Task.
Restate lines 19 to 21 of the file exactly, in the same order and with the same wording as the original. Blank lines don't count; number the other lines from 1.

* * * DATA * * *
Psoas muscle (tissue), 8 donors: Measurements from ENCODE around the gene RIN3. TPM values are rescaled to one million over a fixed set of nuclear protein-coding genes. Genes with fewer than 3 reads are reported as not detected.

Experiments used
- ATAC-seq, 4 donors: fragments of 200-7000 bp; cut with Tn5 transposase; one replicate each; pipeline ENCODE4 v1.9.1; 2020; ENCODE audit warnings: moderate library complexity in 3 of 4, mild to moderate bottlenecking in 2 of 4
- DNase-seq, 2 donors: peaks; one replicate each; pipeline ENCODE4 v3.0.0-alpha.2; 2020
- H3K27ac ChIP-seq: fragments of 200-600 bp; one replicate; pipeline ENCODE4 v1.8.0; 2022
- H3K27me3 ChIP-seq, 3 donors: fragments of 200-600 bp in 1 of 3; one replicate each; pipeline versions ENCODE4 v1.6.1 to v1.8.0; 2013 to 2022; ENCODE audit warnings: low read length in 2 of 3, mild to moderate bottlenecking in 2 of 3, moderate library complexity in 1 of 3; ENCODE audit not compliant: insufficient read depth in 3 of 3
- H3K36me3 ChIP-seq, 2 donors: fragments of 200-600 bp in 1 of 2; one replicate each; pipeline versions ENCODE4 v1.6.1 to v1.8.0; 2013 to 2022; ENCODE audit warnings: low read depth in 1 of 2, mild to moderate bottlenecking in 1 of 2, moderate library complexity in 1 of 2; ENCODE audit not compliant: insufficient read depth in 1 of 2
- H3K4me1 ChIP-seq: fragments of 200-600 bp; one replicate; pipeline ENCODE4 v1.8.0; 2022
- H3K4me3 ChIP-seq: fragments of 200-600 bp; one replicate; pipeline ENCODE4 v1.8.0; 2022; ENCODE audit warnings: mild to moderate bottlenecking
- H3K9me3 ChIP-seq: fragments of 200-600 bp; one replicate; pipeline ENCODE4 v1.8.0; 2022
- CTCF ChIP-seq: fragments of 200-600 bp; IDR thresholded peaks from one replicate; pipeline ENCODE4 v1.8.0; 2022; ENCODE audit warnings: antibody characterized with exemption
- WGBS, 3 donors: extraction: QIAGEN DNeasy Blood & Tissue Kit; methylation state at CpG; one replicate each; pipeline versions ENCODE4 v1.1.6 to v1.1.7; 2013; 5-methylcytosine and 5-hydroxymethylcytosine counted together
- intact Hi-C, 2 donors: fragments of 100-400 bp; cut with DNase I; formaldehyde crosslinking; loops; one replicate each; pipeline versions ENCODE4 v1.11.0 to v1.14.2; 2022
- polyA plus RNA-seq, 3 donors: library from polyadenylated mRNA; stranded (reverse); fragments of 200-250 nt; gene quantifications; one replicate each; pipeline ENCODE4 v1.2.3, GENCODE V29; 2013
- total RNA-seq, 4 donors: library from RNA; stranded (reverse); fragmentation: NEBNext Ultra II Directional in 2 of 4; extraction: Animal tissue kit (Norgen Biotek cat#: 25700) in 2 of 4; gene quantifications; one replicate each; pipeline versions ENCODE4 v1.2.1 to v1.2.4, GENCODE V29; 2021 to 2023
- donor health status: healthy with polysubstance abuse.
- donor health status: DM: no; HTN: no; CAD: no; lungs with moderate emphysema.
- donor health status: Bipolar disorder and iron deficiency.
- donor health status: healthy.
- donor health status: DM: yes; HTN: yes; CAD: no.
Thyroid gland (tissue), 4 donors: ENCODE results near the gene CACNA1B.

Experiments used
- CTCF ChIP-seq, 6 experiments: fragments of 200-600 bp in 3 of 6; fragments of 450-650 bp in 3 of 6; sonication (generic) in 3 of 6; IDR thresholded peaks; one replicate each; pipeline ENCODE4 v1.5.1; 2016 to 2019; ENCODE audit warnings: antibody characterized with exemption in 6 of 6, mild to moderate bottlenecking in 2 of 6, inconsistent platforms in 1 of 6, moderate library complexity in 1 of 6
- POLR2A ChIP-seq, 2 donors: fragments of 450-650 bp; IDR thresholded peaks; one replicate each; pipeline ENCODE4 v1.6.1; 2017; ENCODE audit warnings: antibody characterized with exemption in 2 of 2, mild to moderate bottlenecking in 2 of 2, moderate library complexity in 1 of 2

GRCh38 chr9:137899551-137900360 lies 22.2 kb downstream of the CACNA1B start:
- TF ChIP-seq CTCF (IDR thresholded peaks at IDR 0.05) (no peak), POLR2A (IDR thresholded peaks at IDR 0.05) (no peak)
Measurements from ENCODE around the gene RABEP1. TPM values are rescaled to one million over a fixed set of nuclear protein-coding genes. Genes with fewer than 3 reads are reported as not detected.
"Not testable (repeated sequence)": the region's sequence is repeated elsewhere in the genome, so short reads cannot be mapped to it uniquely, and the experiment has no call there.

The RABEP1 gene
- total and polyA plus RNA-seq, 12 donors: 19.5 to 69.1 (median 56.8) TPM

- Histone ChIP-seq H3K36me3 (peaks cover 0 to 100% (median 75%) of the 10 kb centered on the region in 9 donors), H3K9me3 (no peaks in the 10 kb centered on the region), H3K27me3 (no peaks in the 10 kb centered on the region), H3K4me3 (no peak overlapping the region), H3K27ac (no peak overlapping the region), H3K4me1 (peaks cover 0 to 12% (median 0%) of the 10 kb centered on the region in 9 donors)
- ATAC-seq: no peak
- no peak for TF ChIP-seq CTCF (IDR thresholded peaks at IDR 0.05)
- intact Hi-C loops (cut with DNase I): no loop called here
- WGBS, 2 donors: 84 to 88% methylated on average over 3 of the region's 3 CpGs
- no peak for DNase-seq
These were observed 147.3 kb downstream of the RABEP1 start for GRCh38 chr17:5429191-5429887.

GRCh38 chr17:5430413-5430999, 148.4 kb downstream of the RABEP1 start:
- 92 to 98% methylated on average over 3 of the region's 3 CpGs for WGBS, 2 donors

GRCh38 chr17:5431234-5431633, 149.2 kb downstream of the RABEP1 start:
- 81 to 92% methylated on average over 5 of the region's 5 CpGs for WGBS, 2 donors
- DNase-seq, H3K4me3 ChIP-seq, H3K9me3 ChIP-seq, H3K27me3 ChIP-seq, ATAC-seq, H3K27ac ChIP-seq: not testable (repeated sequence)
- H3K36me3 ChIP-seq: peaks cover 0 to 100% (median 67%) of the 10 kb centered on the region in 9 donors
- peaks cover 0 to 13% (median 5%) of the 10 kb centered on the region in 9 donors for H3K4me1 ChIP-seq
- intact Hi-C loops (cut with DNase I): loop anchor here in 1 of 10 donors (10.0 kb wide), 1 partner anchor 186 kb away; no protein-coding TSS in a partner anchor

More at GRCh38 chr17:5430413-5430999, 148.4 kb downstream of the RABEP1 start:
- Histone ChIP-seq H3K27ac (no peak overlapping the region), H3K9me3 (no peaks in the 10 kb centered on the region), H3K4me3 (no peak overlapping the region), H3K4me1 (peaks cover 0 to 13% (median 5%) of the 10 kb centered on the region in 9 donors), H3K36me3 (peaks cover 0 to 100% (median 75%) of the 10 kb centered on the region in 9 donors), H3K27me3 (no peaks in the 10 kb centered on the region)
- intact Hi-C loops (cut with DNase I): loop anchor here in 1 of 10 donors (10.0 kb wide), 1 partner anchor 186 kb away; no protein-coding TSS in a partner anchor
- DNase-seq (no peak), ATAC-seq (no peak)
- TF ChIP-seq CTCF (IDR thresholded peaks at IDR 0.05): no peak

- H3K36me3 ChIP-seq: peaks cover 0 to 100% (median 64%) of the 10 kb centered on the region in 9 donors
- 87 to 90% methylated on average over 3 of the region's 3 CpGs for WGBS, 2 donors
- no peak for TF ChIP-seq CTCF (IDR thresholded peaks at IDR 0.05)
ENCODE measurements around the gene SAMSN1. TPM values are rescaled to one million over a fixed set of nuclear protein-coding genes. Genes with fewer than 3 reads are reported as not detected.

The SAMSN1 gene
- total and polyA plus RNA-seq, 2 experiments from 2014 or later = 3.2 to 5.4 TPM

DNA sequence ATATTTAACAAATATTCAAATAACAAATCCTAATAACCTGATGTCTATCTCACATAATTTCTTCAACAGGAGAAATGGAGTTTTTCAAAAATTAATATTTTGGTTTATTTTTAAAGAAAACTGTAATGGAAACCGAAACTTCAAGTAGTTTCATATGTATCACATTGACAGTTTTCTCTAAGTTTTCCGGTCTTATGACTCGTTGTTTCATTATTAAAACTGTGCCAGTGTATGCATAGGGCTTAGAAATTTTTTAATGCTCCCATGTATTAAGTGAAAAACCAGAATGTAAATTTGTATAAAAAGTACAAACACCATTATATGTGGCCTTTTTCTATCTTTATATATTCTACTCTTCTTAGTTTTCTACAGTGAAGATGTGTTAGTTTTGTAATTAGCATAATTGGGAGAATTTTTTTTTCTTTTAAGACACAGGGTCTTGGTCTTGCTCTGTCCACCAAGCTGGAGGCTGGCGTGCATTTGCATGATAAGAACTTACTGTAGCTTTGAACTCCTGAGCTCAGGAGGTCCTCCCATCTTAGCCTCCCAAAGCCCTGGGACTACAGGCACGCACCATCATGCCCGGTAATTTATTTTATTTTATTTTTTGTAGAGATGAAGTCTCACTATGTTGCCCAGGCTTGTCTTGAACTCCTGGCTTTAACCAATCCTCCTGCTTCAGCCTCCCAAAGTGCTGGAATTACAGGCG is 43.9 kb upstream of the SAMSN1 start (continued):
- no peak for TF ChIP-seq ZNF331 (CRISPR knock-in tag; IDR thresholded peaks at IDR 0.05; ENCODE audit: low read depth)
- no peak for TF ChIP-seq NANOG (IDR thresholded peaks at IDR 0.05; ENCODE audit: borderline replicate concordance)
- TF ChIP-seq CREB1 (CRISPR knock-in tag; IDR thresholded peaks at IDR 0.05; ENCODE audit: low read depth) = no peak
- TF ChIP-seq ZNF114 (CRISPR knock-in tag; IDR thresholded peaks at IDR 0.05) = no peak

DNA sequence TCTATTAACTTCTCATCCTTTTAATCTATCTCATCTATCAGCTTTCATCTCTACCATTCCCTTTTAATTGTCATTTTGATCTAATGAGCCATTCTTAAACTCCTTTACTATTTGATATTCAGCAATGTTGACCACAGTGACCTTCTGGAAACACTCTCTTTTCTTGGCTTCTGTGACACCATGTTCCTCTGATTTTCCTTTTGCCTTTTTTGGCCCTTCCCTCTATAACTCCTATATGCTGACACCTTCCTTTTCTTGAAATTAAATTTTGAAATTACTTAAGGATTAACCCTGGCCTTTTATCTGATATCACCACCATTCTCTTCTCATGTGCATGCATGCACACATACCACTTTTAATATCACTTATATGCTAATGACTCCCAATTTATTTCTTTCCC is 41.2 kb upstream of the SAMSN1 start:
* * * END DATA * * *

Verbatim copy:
- donor health status: healthy.
- donor health status: DM: yes; HTN: yes; CAD: no.
Thyroid gland (tissue), 4 donors: ENCODE results near the gene CACNA1B.